Broken Nozzle

I have a fairly new TAZ5. I switched from ABS to PETG, forgot to change the diameter of the filament, it clogged, and overextruded the tip right off the nozzle (it broke off). Now the remainder of the nozzle (the threads) appears to be stuck inside the hot end surrounded by a mass of hardened PETG.

Is there any hope for recovery? I had though maybe soaking the whole hot end in a mix of acetone and this other cement solvent (methyline chloride?) I have for an extended period. Before I do it, I need to know whether I should remove the aluminum part of the hotend and what the ramifications of doing so are. Never had it apart so I don’t want to screw something up.

I noticed they use some type of locktite on the threads for the hotend. Is that a special hi temp type?

It happens to the best of us. You can heat up the hotend to 160C and try using an ez out to remove the broken piece from the heater block.

Have you had the nozzle out before? If so, you might have over tightened it when you installed it. If it is over tightened, the heater block will over stress it on warm up and cause a fracture like that. Lulzbot torques them to 30 inch pounds to prevent this problem.

I have a crowfoot on order so I can torque mine when they need to be replaced.

I had this too last week. Did it nearly as no pick:
Heat up to petg print temp (240 for me). Take a Phillips screwdriver, slowly screw it out. Was much more easy than i thought, no resistance from the broken peace!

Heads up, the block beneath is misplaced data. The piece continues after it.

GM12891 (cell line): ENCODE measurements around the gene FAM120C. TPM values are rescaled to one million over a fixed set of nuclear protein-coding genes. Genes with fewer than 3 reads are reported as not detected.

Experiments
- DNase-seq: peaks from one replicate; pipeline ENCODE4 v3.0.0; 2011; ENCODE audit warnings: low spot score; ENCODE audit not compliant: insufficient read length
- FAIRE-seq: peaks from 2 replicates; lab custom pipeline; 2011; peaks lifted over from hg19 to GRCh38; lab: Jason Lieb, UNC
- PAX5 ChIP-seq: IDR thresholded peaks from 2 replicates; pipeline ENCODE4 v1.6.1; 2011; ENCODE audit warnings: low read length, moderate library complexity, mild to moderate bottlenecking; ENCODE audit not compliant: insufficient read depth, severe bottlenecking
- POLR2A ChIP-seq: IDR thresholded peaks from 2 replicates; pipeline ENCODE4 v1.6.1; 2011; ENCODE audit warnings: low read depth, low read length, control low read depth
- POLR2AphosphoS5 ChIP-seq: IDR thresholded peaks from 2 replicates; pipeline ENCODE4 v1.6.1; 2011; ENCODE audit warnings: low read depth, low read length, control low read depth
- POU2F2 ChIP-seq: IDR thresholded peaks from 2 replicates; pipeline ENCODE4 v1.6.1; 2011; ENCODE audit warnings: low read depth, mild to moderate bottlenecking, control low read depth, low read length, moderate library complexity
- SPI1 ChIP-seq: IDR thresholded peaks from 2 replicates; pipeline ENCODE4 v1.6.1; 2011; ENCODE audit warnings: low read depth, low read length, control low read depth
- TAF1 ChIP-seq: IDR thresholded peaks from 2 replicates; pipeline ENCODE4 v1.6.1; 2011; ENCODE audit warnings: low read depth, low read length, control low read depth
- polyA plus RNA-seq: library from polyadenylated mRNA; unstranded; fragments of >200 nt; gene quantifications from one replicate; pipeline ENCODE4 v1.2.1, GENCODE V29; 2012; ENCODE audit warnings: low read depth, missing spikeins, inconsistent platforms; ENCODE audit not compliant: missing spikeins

If you use the extractor method just remember it is a large COLD thermal mass, so move fast before the nozzle temp drops below the softened state of the filament material. Otherwise you may need to re-try several times to get it loose.

I had not removed it before. It’s only a couple of months old.

I shall put it back together and heat it up to try this. Thanks for the advice!

Been around metals and metalworking nearly all my life, there is no way a stepper motor extruder pushing plastic into a brass nozzle can break it. It was not machined correctly.

If you dig through the Hexagon files on, you will find some documentation about this problem.

The problems is that the aluminum heater block expands when it warms up. That expansion puts pressure on the brass nozzle. If the nozzle has been over tightened on instalation, the additional stress created by the heater block expansion causes a crack to form in the nozzle. As the nozzle is heat cycled for prints, the crack grows until the nozzle is weak enough to fail completely.

This failure is, or at least was in the past, covered by warranty.

If you need to change nozzles, I recommend you buy a 7mm crowfoot and a torque wrench. Otherwise you will be periodically replacing nozzles and heater blocks.

My crowfoot will arrive Tuesday!

I recommend you buy a 7mm crowfoot and a torque wrench

What torque settings are we supposed to use?


30inlbs according to Lulzbot. I recommend no torque, see

Repeating myself . Been around metals and metalworking nearly all my life, there is no way a stepper motor extruder pushing plastic into a brass nozzle can break it. It was not machined correctly.

Its a defective part pure and simple. The parts that are failing are factory installed.